Relationship between COVID-related stressors and internalizing symptoms: Gendered neuroendocrine risk profiles

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Journal Article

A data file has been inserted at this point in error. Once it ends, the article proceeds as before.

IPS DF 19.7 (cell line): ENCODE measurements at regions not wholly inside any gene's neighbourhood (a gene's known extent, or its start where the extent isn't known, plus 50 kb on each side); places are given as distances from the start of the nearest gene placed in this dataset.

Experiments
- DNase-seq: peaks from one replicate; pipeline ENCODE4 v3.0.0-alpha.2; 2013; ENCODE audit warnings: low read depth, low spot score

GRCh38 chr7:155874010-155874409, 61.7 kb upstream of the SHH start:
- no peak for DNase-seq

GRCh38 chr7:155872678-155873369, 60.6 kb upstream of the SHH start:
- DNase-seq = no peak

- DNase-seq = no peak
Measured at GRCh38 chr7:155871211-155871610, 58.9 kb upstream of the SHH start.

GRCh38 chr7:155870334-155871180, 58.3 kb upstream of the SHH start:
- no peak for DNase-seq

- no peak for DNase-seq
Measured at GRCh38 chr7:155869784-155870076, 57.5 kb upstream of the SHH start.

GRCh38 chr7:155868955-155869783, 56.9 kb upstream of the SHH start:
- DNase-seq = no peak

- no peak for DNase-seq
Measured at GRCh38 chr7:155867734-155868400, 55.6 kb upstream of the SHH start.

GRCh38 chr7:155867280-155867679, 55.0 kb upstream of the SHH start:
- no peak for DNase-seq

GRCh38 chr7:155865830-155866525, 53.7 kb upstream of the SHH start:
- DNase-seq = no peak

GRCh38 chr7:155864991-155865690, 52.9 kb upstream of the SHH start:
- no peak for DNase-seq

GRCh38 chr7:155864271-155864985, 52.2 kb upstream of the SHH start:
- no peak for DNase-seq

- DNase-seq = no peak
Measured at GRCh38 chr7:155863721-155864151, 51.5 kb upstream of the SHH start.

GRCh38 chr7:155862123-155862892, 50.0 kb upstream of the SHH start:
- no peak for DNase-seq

The COVID-19 pandemic generated significant life stress and increases in internalizing disorders. Moreover, COVID-related stressors disproportionately impacted women, consistent with outcomes showing a gender gap in stress-related disorders. Gender-related stress vulnerability emerges in adolescence alongside gender-specific changes in neuroendocrine signaling. Most research on the neuroendocrinology of stress-related disorders has focused on differences in the hypothalamic-pituitary-adrenal (HPA) axis effector hormone cortisol. More recent studies, however, emphasize dehydroepiandrosterone (DHEA), a neuroprotective and neuroactive hormone released concurrently with cortisol that balances its biobehavioral actions during stress. Notably, women show lower cortisol responses and higher DHEA responses to stress. However, lower cortisol and higher DHEA are associated with internalizing disorders in women, while those associations are opposite in men. Thus, gender-specific factors perhaps result in a neuroendocrine profile that places women at greater risk for stress-related disorders. The current study prospectively examined socially evaluated cold-pressor task (SECPT) induced neuroendocrine responses at age 15 and internalizing symptoms during the COVID-19 pandemic at age 21 in a cohort of 175 primarily Black low-socioeconomic status participants, while controlling for internalizing symptoms at age 15. The association between COVID-related stress and internalizing symptoms was not stronger in women. Lower DHEA-cortisol ratios were associated with a weaker relationship between COVID-related stress and internalizing symptoms in women, while higher ratios were associated with a weaker relationship in men. These findings suggest gender differences in the relationship between DHEA and cortisol and internalizing outcomes during a stressful period, and support differential neuroendocrine protective and risk pathways for young men and women.

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